On December 10, 2020, Elizabeth Ann -- a black-footed ferret -- was born.
She is the first-ever endangered animal native to the U.S. to be successfully cloned. Her birth was celebrated by scientists as black ferrets are one of North America’s critically endangered mammal species.
To achieve this, scientists used the DNA belonging to a ferret named Willa whose tissues were frozen 33 years ago. As a clone, Elizabeth Ann is an identical twin to Willa, despite Willa dying over three decades ago. And now, hope is not lost for the survival of the black-footed ferret.
Black-footed ferrets are the only ferret species native to North America. They live in the grasslands of the northern Great Plains and feed mainly on prairie dogs. As both predators and prey, they are key members in preserving the ecosystem on the prairie.
Sadly, their population has reduced drastically over the years. So much so that by the early eighties they were believed to have become extinct. The reasons are a loss of habitat, a decrease in the population of their main food source, and exposure to foreign diseases such as the plague.
Then, in 1981, a small population of black-footed ferrets was discovered in the grasslands of Wyoming. In an effort to save the species from extinction, the U.S. Fish and Wildlife Service (USFWS) was able to capture and protect the ferrets that remained. Of these, only 7 successfully reproduced and passed down their genetic materials.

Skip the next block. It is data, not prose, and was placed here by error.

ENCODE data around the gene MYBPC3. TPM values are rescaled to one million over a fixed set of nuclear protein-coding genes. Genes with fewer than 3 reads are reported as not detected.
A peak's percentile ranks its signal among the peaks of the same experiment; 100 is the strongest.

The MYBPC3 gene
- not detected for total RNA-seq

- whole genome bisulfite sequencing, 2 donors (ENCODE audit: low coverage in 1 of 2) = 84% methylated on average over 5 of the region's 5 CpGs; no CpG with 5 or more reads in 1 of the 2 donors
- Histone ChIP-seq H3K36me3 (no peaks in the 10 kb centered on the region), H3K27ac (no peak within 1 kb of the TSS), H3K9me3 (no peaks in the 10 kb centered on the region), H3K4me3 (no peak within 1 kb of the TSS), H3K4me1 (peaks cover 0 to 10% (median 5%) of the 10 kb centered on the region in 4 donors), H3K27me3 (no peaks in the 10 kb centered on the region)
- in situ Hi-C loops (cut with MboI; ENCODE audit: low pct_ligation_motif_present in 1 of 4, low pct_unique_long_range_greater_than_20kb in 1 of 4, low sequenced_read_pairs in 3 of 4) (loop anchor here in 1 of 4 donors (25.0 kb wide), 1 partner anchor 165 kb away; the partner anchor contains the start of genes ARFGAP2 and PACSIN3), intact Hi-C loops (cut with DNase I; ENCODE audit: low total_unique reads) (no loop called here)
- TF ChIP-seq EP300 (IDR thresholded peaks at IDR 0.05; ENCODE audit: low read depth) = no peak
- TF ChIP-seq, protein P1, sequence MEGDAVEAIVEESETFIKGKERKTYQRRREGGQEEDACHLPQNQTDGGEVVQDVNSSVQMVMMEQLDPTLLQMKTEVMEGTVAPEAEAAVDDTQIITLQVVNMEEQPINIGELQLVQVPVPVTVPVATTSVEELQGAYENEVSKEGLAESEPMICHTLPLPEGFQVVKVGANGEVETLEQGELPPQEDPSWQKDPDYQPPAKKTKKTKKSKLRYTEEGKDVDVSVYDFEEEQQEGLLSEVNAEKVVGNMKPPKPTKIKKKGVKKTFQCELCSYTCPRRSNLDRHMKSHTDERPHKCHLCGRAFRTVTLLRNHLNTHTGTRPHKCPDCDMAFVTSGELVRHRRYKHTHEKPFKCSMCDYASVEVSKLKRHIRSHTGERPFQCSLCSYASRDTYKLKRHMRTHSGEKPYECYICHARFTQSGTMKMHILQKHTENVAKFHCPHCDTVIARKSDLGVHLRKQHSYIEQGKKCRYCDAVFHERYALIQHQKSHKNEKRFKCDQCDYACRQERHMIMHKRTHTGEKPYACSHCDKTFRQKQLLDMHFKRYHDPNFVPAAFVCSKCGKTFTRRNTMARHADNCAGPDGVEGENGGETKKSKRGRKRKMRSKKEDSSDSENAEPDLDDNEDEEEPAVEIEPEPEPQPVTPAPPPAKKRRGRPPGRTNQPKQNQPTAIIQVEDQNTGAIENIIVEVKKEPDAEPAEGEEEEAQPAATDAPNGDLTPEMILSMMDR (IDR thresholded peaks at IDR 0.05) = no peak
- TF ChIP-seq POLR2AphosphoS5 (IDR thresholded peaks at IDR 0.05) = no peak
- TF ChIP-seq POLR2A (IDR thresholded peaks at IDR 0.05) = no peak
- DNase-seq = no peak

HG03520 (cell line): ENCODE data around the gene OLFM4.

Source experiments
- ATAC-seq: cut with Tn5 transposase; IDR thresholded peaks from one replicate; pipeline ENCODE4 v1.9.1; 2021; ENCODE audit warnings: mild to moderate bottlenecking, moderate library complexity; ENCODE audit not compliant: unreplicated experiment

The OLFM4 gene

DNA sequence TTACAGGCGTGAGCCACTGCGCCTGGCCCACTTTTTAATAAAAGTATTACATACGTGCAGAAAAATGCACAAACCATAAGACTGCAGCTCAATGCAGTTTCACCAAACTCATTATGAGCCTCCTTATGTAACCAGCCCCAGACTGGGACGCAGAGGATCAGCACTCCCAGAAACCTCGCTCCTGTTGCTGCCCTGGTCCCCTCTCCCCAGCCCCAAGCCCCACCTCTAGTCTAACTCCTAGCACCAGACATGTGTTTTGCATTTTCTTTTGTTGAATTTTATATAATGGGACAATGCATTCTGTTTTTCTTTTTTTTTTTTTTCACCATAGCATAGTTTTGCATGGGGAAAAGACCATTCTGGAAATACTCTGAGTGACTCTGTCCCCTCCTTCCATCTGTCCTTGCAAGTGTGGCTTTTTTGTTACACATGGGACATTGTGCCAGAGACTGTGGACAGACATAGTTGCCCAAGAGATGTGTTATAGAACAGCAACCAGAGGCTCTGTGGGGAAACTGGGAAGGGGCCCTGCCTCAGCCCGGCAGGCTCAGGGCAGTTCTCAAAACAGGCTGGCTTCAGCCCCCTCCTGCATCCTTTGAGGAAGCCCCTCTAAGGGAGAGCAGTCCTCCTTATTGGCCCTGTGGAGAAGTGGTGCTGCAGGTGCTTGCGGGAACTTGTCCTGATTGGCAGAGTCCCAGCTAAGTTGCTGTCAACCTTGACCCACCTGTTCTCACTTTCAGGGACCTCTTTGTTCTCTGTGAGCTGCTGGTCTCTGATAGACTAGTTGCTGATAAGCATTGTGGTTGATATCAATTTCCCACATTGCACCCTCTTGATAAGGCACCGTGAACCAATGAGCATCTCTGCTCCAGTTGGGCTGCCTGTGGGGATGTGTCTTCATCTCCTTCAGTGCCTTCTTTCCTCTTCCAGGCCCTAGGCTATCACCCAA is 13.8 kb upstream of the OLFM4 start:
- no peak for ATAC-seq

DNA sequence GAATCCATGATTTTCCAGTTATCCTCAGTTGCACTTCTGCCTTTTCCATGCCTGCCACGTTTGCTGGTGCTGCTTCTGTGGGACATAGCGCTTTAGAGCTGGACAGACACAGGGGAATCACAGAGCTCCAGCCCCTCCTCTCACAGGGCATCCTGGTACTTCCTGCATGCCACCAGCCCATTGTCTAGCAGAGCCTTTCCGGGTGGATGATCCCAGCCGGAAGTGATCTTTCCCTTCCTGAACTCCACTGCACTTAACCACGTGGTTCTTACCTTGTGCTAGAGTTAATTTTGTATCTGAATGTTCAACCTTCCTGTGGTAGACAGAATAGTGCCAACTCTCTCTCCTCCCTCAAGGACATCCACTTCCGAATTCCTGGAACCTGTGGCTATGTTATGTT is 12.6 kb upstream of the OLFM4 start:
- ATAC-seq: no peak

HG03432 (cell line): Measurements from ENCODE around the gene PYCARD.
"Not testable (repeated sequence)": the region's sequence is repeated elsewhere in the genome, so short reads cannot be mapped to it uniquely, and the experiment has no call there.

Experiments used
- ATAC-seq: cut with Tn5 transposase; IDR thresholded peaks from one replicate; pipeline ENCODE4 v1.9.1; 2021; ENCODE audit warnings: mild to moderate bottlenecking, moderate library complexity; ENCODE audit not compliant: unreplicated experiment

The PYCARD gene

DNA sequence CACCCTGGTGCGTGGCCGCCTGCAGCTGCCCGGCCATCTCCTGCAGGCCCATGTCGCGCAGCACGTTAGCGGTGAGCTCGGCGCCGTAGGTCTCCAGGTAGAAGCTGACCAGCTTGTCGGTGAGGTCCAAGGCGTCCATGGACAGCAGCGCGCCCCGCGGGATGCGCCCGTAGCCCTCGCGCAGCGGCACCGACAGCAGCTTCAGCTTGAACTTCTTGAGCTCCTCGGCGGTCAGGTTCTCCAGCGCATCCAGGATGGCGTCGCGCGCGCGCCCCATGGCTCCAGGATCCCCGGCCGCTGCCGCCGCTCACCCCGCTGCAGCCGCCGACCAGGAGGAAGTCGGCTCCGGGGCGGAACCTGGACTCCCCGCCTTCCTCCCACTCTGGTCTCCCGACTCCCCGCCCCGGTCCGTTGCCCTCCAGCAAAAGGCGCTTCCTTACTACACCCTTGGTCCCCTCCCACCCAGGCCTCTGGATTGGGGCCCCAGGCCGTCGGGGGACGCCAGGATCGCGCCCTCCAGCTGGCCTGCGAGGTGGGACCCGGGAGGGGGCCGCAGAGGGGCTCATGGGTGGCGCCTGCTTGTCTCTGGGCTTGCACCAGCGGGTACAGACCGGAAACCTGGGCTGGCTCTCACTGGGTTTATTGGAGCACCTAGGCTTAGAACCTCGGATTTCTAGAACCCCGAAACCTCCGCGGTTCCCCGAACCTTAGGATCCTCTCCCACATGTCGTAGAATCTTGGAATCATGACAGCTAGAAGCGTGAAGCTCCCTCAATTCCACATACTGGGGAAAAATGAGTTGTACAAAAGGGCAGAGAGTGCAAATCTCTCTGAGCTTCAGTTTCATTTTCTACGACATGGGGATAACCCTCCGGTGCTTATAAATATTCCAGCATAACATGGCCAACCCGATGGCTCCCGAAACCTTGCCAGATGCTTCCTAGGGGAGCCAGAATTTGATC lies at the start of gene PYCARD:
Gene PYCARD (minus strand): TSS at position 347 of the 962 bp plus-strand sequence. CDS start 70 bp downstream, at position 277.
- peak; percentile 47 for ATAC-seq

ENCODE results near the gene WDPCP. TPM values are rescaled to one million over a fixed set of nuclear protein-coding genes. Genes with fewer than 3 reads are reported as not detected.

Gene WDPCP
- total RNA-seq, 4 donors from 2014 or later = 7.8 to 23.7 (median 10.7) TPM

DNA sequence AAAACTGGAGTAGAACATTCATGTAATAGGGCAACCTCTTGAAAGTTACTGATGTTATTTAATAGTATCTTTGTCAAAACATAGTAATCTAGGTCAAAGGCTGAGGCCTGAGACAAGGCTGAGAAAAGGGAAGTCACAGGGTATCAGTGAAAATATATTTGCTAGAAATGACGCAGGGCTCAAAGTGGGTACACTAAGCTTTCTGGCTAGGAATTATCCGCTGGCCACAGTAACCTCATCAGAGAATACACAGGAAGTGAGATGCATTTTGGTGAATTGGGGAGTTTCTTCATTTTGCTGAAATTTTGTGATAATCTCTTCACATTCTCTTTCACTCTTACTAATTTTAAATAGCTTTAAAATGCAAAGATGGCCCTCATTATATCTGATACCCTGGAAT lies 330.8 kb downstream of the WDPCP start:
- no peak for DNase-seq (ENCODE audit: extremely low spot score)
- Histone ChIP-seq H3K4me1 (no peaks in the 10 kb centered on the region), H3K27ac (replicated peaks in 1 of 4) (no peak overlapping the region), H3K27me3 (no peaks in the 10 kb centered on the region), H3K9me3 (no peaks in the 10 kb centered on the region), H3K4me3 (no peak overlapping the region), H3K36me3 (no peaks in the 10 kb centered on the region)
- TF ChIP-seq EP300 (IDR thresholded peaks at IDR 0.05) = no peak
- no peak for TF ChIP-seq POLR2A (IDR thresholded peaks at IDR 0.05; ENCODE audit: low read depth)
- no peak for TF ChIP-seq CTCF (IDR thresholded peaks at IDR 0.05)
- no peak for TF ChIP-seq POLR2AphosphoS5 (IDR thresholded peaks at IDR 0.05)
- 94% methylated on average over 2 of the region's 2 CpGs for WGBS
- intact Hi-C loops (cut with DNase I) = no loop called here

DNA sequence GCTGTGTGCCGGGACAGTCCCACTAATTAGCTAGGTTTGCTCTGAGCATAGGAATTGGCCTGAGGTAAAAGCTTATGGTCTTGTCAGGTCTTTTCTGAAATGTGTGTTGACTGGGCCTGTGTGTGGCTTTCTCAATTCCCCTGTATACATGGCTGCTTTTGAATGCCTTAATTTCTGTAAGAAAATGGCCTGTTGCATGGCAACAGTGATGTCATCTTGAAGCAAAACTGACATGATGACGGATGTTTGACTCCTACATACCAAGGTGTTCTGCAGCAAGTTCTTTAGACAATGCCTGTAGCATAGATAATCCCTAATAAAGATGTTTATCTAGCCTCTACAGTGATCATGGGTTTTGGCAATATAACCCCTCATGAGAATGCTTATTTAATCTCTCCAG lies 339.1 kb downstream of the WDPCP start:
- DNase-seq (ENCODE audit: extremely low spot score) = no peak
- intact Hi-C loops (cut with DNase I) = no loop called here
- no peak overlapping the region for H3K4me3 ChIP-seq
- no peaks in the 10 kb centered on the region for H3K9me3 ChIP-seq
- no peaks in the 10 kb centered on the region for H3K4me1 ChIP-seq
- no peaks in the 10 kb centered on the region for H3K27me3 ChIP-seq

The tissues from Willa’s DNA were kept at the San Diego Frozen Zoo. As the name implies, the Frozen Zoo is indeed like a large freezer - it preserves the cells of more than 1,100 species worldwide.
In a lab, ViaGen Pets and Equine (a company specialized in cloning pets) used the eggs taken from sedated domestic ferrets and removed the genetic material from them. With the eggs and Willa’s DNA, they created embryos which were then implanted into a ferret surrogate. A few weeks later Elizabeth Ann was born.
Because of how small the surviving population of black-footed ferrets is, they are all closely related and share the same DNA. Therefore, with little genetic variation within a population, the individuals will struggle to adapt to changes in their environment. For example, all the individuals in this population will be more susceptible to diseases such as sylvatic plague.
But because Willa was from a different population of black-footed ferrets, Elizabeth Ann’s DNA will introduce genetic diversity into the population. Through their work, conservationists hope they will enable the species to evolve and adapt to their changing environment.
The birth of Elizabeth Ann, the first successfully-cloned endangered animal native to North America is a date to remember! In the future, cloning can not only save more endangered species but also potentially bring back extinct ones, and contribute to the preservation of their habitat.
Sources: BBC, NYTimes, WWF, LiveScience, NBC